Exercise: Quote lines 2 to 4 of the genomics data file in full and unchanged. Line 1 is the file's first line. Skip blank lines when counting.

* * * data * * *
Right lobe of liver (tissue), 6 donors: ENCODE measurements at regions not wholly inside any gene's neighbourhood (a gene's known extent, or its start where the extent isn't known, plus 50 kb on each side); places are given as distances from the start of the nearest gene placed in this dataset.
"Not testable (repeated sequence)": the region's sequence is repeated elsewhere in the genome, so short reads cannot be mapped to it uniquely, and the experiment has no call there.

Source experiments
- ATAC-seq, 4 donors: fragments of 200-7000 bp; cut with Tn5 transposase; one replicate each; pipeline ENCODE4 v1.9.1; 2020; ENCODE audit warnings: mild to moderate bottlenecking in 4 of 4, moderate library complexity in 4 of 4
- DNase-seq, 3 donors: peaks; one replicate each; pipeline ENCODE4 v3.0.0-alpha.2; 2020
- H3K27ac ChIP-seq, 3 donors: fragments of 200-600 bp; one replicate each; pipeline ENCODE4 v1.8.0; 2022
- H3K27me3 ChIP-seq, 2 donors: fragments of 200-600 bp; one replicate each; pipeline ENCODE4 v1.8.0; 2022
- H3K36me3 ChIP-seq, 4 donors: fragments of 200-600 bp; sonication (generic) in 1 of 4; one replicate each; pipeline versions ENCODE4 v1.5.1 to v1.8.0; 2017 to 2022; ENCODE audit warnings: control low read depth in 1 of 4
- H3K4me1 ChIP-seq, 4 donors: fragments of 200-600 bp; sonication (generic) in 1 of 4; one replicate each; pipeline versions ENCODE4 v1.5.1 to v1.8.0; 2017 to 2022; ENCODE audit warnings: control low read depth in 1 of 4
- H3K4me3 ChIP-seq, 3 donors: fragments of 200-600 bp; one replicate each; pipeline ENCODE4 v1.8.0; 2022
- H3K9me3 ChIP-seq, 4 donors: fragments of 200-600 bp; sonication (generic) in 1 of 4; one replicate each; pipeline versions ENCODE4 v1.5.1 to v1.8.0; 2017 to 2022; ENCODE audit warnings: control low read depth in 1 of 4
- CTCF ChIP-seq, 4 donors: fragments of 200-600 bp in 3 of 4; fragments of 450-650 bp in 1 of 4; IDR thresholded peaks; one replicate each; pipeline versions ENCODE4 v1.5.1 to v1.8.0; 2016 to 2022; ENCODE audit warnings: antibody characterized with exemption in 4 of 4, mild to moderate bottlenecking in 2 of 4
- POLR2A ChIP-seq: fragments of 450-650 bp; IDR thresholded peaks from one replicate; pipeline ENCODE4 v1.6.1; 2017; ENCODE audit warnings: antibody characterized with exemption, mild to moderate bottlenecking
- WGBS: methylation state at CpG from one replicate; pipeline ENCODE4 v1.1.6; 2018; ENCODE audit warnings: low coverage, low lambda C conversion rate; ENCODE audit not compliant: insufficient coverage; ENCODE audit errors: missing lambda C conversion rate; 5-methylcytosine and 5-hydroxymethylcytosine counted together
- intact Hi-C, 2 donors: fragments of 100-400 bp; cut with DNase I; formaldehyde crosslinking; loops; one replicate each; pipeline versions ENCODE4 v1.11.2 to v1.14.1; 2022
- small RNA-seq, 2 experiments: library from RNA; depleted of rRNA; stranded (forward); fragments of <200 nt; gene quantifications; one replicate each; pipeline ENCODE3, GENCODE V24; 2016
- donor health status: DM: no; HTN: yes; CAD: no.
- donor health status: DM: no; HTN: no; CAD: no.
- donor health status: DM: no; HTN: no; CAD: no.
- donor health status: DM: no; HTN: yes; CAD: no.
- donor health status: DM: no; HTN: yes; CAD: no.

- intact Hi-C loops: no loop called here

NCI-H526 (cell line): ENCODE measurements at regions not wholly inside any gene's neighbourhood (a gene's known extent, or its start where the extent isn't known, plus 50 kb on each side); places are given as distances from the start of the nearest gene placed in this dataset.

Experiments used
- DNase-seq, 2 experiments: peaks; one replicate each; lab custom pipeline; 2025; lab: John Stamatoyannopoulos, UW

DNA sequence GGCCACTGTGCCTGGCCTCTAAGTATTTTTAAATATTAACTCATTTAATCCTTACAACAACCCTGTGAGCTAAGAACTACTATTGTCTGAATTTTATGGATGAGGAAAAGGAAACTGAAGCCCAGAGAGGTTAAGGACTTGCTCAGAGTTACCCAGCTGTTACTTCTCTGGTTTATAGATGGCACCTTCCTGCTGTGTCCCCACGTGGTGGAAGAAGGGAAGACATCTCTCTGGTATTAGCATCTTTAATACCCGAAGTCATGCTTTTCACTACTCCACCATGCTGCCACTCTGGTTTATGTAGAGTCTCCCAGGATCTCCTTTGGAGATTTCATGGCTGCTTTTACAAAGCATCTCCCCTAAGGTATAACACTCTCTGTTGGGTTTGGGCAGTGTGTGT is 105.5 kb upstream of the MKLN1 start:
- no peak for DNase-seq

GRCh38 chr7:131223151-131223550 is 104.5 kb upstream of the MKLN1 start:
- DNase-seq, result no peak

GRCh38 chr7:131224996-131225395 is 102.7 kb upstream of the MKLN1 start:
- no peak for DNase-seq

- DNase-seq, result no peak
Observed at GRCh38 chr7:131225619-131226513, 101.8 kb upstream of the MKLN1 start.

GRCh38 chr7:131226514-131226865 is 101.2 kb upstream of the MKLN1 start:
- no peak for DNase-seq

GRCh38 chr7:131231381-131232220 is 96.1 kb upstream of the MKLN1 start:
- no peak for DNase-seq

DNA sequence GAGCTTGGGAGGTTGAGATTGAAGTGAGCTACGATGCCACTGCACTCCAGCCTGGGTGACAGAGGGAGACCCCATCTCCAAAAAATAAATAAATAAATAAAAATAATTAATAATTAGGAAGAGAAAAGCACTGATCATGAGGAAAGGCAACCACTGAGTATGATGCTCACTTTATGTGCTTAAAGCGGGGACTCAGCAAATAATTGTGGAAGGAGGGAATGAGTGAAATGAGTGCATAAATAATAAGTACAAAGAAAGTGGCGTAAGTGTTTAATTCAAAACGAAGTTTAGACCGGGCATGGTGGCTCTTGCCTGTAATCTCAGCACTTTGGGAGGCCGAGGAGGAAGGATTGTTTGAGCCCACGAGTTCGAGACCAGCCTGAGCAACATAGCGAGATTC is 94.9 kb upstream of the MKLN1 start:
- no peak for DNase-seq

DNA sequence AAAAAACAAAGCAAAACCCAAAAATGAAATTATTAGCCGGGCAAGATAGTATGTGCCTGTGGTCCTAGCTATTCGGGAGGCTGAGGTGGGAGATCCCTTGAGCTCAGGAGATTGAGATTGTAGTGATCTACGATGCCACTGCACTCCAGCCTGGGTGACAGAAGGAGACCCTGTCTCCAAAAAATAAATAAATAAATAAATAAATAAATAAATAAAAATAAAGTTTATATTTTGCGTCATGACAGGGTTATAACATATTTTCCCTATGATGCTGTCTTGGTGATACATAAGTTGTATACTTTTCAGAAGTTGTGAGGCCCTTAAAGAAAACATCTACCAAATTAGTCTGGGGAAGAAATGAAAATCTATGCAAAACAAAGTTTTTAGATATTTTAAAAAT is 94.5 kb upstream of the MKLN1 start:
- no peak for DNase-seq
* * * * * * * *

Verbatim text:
"Not testable (repeated sequence)": the region's sequence is repeated elsewhere in the genome, so short reads cannot be mapped to it uniquely, and the experiment has no call there.

Source experiments
- ATAC-seq, 4 donors: fragments of 200-7000 bp; cut with Tn5 transposase; one replicate each; pipeline ENCODE4 v1.9.1; 2020; ENCODE audit warnings: mild to moderate bottlenecking in 4 of 4, moderate library complexity in 4 of 4